Turkish prosecutor suspended after launching probe of ‘unlawful’ circulars for COVID measures

3 Min Read

A Şanlıurfa prosecutor who on Tuesday announced on social media that he had launched an investigation into circulars released by the Interior Ministry regarding coronavirus measures he claims are unlawful has been suspended by Turkey’s Board of Judges and Prosecutors (HSK), Turkish media reported on Thursday.

Eyyüp Akbulut, a public prosecutor in the Viranşehir district of Şanlıurfa, released a video on YouTube titled “A peace declaration: pandemic, restrictions and law” and stated that he would investigate measures taken against COVID-19 in Turkey, including stay-at-home orders, mask requirements and travel bans that he claims are unlawful, knowing that he might lose his job for doing so.

According to the Turkish media the second chamber of the HSK unanimously decided to temporarily suspend Akbulut, citing the judicial and administrative investigations launched into the prosecutor and saying that Akbulut continuing in his job would damage the authority and effectiveness of the judiciary.

The prosecutor argued in the video that the measures taken by the ruling Justice and Development Party (AKP) to curb the pandemic, including the vaccination rollout, needed to be investigated in light of the latest scientific data, arguments and allegations against them.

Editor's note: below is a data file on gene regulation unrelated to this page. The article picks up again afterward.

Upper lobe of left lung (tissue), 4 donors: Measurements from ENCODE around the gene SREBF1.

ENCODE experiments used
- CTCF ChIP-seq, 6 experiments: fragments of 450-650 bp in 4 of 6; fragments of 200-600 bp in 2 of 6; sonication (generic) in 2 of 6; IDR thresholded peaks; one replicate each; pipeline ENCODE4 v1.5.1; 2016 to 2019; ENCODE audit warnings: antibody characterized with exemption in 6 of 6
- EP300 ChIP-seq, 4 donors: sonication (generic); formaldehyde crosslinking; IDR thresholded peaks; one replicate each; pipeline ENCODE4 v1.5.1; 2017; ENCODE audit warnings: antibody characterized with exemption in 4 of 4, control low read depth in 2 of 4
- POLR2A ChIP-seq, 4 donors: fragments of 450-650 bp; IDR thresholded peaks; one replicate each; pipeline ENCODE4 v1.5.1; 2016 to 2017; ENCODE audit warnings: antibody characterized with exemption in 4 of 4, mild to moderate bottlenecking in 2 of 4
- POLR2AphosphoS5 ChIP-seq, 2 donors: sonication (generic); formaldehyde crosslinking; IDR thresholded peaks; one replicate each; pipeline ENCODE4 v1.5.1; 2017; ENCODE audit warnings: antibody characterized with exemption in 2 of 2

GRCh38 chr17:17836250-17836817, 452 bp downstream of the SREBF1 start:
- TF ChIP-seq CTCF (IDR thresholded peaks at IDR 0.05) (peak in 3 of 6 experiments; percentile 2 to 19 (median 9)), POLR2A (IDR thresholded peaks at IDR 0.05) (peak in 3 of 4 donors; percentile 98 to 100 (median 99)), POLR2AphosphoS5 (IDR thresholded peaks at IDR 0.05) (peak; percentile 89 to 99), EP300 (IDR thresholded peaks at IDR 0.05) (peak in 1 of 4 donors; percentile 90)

The steps taken by the government during the pandemic have caused people to suffer and cannot be reconciled with the principles of a state of law, Akbulut claimed, noting that he was showing the courage his profession demands while many others who agree with him are afraid to speak out.

Following Akbulut’s post on YouTube, the Şanlıurfa Bar Association released a statement endorsing the prosecutor, saying that his move has given hope to the masses who have long not seen any action hinting at an independent judiciary.

The bar association then called on other members of the judiciary to act in the same courageous way to restore public trust in the institution.

Turkey disbarred more than 4,000 judges and prosecutors immediately after an abortive military coup in July 2016 over alleged ties to the faith-based Gülen movement, which it accused of orchestrating the attempted putsch. The movement denies any involvement.

The mass disbarment of members of the judiciary is believed by many to have had a chilling effect on the entire justice system, intimidating the remaining judges and prosecutors into doing the government’s bidding by launching politically motivated investigations into critics.

Source: Turkish Minute

Share This Article
Leave a comment